Trust me, if they could “hide” some of these harmful ingredients, they would. Maybe it’s just a matter of time until they are allowed to on a “voluntary basis” as mentioned in our previous newsletter.


    The FDA does very little to ensure that we get good nutrition. Their very definition of food is:

    FDA in 21 CFR 321 (f), “a raw, cooked, or processed edible substance, ice, beverage, or ingredient used or intended for use or for sale in whole or in part for human consumption, or chewing gum.”  

    There are not enough years left in me to tackle the likelihood of corruption as it relates to the FDA and pharmaceutical companies, but I believe it is our mission to hold the FDA accountable for our food supply; maybe I have enough years in me to make positive changes on that front.

    During a ReadtheLabl product sampling event, I was happy to see a very inquisitive lady, reading our labels very carefully before she took a taste.  After memorizing the ingredients she asked for further clarification.  She said, “I don’t see any natural flavors in your product, I mean, things listed as Natural Flavors.” I knew where she was going and was glad to participate. I replied, “No way...there is nothing hidden in our products.” 

    Come to find out, she is a cancer research scientist and she gave me a little education. She said “We inject carrageenan in lab rats to give them cancer; carrageenan is a thickening agent used for decades by food manufacturers even after health concerns were identified. The FDA succumbed to food manufacturer pressures to allow them to hide carrageenan, along with other ingredients that are bad for human consumption, on product labels as “natural flavor” because consumers were beginning to question the safety of its use in foods. Now, you probably don’t see it, but it’s often still hidden in there.

    If we could trust the FDA and/or food manufacturers, then why would this Natural Flavor phrase even exist, be allowed, or used on labels? Personally, I believe that is the opposite of transparency, yet virtually all health-conscious consumers are fooled daily with the word “natural” on food labels.

    This Washington Post article entitled “What Does Natural Flavors Really Mean” says it well:

    “There is usually only a very small amount of chemical flavoring in each food, so eating some Cheetos is not a huge health risk. Still, many of the chemicals are not approved by the Food and Drug Administration, so we don’t really know the impact that years of consuming these additives will have on the body. Many of the chemicals that make up natural flavors fall under a category called “generally recognized as safe,” or GRAS. An estimated 3,000 chemical food additives are in this category, yet this does not mean that these chemicals have been widely studied and approved by the FDA. Food companies do not need to disclose the ingredients of a natural flavor if all of the ingredients, which can be up to 100 in one flavor, fall into the GRAS category.” Casey Seidenberg - Contributor to the Washington Post 2017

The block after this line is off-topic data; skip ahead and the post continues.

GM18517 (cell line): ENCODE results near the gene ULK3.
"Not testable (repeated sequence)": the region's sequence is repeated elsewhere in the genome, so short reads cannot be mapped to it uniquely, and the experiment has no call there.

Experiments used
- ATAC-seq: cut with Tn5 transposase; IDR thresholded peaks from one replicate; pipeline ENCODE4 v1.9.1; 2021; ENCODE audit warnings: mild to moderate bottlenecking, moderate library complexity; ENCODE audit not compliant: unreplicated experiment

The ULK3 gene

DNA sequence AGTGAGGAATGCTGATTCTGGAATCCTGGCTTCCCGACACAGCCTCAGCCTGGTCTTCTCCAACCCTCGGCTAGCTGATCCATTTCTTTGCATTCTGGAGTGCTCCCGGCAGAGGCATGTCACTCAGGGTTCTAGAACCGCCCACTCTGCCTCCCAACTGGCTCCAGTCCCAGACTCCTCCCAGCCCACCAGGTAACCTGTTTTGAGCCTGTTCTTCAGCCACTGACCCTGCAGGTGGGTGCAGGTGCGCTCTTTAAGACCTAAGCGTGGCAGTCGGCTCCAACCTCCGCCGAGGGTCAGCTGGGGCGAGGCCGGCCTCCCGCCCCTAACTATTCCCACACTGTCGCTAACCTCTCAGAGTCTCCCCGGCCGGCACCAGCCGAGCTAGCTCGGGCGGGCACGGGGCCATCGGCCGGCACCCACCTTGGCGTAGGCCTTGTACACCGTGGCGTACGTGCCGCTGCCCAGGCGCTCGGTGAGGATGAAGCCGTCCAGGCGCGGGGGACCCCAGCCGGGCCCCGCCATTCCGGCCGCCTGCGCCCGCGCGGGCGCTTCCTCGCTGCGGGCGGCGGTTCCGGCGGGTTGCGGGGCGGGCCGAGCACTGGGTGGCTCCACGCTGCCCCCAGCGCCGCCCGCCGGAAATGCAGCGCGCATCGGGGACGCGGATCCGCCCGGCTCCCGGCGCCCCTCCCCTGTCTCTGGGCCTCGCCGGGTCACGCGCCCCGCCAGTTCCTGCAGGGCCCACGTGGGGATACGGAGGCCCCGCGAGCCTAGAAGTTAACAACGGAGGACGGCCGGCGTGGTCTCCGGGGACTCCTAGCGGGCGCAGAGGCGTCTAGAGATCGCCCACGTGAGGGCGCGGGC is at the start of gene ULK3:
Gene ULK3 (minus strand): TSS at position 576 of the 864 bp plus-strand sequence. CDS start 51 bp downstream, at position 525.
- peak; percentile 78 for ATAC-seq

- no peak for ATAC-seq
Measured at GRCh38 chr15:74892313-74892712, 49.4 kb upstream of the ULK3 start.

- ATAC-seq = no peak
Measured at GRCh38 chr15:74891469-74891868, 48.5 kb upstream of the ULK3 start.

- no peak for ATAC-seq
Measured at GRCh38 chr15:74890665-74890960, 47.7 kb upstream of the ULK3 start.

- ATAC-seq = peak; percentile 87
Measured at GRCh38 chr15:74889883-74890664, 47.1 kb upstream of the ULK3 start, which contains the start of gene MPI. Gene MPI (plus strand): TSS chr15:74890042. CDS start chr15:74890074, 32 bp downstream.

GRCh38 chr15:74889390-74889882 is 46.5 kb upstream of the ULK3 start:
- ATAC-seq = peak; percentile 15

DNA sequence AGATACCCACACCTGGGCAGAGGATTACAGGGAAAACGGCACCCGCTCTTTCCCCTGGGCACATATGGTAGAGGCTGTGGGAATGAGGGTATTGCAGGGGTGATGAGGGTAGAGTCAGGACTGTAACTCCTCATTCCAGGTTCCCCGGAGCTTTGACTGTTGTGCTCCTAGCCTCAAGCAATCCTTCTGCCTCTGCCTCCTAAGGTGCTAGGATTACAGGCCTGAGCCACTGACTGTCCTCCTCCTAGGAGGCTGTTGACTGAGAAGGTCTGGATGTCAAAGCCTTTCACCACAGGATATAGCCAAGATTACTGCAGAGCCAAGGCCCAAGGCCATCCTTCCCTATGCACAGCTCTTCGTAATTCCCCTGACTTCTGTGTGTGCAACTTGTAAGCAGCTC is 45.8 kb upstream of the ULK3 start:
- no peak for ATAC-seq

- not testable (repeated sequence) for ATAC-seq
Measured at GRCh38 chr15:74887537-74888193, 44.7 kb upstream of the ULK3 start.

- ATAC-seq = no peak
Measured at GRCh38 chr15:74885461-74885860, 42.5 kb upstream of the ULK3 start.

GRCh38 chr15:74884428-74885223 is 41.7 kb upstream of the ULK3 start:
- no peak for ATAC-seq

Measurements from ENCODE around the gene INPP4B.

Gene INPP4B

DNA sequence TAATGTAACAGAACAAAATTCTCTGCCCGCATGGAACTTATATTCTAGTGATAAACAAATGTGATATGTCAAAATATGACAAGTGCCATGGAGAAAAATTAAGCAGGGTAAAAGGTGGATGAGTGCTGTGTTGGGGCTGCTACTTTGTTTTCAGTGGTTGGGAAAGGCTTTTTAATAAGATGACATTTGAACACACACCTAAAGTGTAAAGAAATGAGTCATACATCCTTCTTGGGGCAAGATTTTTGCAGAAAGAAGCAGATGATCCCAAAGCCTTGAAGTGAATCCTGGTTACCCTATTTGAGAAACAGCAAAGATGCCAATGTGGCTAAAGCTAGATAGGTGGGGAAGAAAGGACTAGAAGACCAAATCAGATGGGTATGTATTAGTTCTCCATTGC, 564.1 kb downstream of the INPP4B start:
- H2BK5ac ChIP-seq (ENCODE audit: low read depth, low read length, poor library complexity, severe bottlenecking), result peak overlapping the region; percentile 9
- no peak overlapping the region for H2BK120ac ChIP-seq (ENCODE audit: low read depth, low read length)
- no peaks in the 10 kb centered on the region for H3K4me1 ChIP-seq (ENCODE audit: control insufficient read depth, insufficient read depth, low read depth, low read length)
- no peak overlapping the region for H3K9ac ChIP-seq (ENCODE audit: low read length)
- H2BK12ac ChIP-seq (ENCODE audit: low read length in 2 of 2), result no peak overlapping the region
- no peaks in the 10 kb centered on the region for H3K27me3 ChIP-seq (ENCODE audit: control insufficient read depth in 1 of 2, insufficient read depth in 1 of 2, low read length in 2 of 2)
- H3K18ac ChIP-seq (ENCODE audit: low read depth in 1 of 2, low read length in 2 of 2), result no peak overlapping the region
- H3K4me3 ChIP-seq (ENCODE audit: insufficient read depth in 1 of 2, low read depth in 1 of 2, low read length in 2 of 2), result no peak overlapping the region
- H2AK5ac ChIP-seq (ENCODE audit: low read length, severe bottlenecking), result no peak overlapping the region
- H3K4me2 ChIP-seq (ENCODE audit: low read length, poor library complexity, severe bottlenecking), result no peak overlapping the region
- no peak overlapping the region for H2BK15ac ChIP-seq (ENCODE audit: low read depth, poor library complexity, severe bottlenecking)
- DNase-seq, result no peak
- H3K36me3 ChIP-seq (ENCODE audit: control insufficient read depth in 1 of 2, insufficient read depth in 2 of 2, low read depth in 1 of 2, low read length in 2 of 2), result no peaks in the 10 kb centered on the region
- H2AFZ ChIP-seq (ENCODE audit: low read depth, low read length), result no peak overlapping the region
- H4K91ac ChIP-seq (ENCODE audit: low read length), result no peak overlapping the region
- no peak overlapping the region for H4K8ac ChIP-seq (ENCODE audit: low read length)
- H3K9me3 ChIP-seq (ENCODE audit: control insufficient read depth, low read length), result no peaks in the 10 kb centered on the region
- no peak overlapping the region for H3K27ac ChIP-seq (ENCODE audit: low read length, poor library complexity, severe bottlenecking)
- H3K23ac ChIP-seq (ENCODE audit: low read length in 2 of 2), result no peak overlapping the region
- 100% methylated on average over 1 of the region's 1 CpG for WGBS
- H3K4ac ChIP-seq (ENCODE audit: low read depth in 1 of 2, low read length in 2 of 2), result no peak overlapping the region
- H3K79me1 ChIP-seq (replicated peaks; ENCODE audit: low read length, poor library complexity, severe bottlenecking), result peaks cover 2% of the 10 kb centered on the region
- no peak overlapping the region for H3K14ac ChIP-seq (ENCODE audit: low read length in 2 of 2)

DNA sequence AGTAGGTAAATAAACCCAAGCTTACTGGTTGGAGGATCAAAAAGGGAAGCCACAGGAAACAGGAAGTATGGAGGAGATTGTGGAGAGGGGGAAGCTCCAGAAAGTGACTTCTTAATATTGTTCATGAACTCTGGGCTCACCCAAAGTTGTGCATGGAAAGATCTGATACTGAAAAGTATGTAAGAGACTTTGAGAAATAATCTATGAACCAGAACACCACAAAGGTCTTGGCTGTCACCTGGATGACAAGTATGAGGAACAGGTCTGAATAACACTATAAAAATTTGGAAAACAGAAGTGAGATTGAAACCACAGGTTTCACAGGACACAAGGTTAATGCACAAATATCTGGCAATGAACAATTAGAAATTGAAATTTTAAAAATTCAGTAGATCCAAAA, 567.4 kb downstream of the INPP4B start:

Is there a pattern here?  Ms. Seidenberg correctly states, “Food companies do not need to disclose the ingredients…”, in other words, they are not held accountable for our nutrition and health. Here is another red flag, similar to last week’s, when we looked at how the lack of vitamins is allowed on a “voluntary basis” on the nutritional label on foods; without full transparency and accountability, it remains difficult to avoid the bad stuff or be healthier.


    ReadtheLabl, just like all other food manufacturers, had a few key choices. We are hoping that we can raise the bar for food manufacturers and eventually legislation on national and state levels so that healthy changes can be made in society like the public schools and healthcare. Here are some of ReadtheLabl’s more costly, but important choices as a food manufacturer:

    • Use fruits to sweeten naturally  vs. cheap sugar and sugar substitutes
    • Use fruits and vegetables as thickeners vs. chemically altered “natural” thickeners
    • Use lemon juice and other fruits and vegetables as our preservatives vs. chemically derived acids or preservatives for shelf-stability
    • Use the highest quality raw materials we can find vs. cheap ingredients
    • Use expensive materials in our packaging vs. cheap plastic leaching pouches
    • Cook products at the lowest possible temperature to ensure as many nutrients are maintained as possible vs. high fast temperature cooking to speed up cook times and production lines 
    • Use a broad spectrum of fruits and vegetables to attain true nutritional value vs.  chemical-plant-derived synthetic vitamins 


    This series of short articles is designed to raise consumer awareness and to begin a new level of education for all of us to look closely at what we eat. As consumers, we get the quality we tolerate, so let’s tolerate less of what we don’t want and demand more of what we do want.

    Until next time, read more labels and visit our website for more information.

    Kent Wood, Founder + CEO,